Shipments into the world’s second-largest economy spiked 13.2 percent last month, smashing forecasts of a 0.4 percent increase as companies and consumers dipped into their pockets following months of coronavirus uncertainty and geopolitical tensions.
Corporate buying of tech products before US restrictions hit was likely a key driver behind the “extremely strong imports”, said Stephen Innes, chief global markets strategist at AxiCorp.
Customs data released Tuesday showed the first import bounce since June, also supported by agricultural products.
Meanwhile, imports of iron ore and electronic integrated circuits hit record high values as infrastructure investments show strength and companies stock up, Tommy Xie, head of Greater China research at OCBC Bank, told AFP.
“Imports of agricultural and industrial commodities picked up, with the latter pointing toward continued strength in infrastructure and property investment,” said Julian Evans-Pritchard, senior China economist of Capital Economics.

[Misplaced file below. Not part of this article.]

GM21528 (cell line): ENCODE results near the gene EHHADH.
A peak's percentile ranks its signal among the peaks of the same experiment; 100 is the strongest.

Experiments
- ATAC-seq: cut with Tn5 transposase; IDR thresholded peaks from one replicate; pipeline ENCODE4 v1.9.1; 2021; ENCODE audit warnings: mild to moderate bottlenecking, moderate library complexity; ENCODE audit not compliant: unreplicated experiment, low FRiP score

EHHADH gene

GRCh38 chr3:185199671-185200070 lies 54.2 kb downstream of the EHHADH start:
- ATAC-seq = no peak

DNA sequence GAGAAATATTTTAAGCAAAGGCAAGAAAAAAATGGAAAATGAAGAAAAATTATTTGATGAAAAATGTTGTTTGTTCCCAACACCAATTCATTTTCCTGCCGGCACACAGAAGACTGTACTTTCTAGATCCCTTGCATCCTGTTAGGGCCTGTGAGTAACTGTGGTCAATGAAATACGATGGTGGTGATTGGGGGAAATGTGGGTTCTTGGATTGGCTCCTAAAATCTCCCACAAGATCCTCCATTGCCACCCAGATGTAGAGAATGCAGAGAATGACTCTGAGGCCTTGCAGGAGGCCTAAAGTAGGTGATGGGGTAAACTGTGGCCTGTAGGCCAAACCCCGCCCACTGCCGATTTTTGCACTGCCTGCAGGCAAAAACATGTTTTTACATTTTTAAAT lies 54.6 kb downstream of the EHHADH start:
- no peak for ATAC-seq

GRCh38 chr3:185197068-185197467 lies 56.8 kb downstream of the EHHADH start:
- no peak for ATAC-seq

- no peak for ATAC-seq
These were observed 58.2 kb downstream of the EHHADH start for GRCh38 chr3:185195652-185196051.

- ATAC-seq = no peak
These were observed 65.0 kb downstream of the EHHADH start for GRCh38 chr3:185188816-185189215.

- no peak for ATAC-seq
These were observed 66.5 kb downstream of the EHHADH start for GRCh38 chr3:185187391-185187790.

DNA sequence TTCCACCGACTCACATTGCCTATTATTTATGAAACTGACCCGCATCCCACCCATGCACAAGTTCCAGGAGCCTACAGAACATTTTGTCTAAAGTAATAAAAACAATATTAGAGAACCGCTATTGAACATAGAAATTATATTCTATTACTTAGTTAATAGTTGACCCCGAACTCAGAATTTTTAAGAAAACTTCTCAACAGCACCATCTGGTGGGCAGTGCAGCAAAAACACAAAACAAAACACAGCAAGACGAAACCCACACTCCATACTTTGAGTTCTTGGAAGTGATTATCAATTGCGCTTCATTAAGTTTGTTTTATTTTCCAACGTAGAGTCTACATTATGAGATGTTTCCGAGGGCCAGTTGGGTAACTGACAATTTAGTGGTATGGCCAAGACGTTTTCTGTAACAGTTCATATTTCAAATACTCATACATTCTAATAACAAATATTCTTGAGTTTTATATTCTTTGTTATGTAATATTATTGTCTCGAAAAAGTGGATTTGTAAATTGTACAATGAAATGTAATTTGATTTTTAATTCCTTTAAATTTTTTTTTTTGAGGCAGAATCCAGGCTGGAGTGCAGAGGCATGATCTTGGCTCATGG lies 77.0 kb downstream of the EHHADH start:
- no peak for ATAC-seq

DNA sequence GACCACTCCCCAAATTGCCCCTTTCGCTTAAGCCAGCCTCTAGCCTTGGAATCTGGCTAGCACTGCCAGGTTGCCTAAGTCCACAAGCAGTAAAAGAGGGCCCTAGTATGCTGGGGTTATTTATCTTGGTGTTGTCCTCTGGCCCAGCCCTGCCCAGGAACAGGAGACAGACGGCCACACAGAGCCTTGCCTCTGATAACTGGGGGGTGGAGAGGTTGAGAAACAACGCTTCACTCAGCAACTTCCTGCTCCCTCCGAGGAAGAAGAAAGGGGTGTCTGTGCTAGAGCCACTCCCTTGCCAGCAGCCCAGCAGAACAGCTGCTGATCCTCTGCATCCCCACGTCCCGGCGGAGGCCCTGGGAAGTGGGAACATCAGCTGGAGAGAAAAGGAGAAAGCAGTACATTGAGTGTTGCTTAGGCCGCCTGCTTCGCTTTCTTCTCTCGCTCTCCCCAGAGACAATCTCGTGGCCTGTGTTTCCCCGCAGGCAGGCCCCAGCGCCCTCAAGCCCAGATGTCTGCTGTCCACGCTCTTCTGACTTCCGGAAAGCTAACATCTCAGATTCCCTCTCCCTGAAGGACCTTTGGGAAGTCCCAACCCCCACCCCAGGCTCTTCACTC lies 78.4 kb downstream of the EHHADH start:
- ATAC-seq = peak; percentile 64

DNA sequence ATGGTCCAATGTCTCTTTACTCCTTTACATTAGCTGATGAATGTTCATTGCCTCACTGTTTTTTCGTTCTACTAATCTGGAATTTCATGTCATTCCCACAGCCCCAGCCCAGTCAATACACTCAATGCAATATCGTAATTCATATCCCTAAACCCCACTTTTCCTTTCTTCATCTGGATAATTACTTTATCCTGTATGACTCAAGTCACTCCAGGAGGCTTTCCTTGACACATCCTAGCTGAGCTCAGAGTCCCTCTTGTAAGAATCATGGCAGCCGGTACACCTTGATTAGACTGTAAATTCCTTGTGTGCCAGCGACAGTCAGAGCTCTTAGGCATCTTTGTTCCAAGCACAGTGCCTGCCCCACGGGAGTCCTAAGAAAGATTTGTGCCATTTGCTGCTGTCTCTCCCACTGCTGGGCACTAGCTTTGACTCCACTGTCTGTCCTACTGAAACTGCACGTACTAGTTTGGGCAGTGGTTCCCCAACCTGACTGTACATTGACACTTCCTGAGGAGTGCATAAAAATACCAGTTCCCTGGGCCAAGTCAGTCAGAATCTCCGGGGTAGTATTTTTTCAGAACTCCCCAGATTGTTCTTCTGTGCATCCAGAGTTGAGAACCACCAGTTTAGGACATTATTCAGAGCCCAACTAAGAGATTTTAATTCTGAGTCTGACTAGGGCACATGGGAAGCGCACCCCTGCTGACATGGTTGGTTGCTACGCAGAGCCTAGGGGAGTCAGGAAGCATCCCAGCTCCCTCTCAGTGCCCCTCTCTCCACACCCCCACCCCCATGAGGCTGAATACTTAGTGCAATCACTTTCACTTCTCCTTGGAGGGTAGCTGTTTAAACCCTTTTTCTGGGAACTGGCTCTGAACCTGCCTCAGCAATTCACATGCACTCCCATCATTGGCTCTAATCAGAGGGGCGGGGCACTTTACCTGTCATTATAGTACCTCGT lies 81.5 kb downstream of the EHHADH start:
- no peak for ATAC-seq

Exports rose 9.9 percent on-year, the Customs Administration said, initially spurred by worldwide demand for Made-In-China personal protective equipment such as face masks and gowns but now widening to household appliances and plastics.
Customs spokesman Li Kuiwen told reporters that foreign trade has been “better than expected”, although the spread of Covid-19 and the ensuing economic carnage makes the global landscape “increasingly grim and complicated”.
Fresh waves of infections in key markets — including the US and Europe — could batter external demand again.
China’s trade surplus with the US — the core gripe in Washington in their bruising trade war — rose 18.8 percent to $30.75 billion, that was down from the $34.2 billion seen in August.
Imports of agricultural commodities picked up, with meat shipments rising 82.6 percent on-year over the first nine months, while grains and soybeans also saw increases, according to official data.
“In the near-term, infrastructure-led stimulus looks set to continue alongside a gradual recovery in oil prices, which is likely to keep imports strong,” Evans-Pritchard said. “Meanwhile, exports should continue to benefit from the recovery in global demand.”
Financial intelligence firm Moody’s Analytics cautioned this week that the recovery in overseas demand “has been uneven and aided by the notable increase in demand for medical, electrical and high-tech products”. | Agence France-Presse